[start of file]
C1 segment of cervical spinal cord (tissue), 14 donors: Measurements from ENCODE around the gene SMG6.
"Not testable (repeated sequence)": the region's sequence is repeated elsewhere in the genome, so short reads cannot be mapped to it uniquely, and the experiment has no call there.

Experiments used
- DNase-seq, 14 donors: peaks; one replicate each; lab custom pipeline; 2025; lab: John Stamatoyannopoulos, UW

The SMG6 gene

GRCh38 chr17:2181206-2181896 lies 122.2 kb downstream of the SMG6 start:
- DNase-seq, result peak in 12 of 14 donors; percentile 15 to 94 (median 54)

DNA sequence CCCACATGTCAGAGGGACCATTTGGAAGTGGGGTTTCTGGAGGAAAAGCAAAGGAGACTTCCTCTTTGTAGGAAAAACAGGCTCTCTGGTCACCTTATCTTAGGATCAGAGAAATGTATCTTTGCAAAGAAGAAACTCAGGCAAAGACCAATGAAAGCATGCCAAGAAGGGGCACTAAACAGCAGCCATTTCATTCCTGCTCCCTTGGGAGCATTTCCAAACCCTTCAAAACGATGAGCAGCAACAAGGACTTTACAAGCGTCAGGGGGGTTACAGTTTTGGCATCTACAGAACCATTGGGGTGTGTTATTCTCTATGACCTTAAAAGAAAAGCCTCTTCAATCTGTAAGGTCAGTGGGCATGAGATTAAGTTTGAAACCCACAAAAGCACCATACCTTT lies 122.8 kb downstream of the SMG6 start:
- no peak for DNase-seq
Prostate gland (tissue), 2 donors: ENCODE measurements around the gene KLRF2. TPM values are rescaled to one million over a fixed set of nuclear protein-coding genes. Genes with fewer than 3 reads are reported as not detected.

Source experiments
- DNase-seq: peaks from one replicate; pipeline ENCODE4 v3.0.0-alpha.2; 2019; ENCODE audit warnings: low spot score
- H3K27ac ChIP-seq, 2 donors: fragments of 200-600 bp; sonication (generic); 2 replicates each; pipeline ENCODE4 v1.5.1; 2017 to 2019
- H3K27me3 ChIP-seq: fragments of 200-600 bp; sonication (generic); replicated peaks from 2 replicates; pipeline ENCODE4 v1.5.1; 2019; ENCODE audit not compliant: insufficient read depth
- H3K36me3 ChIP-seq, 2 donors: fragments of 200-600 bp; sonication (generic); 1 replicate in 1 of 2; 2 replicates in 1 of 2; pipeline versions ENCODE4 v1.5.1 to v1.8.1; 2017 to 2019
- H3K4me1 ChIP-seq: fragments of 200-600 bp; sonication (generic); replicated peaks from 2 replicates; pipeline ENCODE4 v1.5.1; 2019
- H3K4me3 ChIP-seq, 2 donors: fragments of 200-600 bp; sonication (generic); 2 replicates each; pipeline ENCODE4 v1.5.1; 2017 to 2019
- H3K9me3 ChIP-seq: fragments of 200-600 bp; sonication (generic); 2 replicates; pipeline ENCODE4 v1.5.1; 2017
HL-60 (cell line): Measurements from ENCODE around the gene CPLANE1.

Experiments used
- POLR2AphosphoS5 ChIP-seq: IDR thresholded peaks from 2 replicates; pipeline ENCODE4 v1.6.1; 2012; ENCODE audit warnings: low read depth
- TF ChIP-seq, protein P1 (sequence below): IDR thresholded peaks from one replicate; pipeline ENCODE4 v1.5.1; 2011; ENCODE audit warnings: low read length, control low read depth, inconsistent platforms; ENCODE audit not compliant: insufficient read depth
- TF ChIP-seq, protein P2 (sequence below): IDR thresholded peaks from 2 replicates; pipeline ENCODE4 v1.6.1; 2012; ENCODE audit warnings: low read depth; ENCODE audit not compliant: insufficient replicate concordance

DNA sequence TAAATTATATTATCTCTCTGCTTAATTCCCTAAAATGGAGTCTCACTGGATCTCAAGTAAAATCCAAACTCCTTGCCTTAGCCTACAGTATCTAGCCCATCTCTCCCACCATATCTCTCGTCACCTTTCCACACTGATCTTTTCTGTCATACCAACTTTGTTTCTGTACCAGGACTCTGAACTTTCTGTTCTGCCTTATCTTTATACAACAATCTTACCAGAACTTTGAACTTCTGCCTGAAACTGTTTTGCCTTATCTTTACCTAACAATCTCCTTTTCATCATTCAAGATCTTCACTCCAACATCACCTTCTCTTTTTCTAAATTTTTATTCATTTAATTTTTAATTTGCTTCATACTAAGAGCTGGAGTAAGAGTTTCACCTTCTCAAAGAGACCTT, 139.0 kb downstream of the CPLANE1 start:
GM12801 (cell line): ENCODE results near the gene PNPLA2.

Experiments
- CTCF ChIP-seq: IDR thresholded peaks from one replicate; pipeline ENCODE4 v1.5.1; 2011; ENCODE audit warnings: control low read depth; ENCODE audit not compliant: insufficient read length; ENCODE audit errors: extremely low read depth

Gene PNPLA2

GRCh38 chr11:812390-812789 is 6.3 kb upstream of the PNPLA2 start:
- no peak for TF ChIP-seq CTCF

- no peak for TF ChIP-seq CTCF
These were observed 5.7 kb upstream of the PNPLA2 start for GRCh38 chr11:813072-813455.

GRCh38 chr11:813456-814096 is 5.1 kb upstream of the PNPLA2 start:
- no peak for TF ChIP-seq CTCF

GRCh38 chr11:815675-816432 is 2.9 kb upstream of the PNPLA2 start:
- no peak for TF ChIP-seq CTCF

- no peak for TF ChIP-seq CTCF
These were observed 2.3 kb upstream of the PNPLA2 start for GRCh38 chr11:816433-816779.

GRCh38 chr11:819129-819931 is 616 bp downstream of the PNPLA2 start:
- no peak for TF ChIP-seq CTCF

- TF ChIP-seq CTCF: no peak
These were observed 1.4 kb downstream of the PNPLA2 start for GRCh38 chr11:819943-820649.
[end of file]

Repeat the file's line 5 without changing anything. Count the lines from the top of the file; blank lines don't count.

The SMG6 gene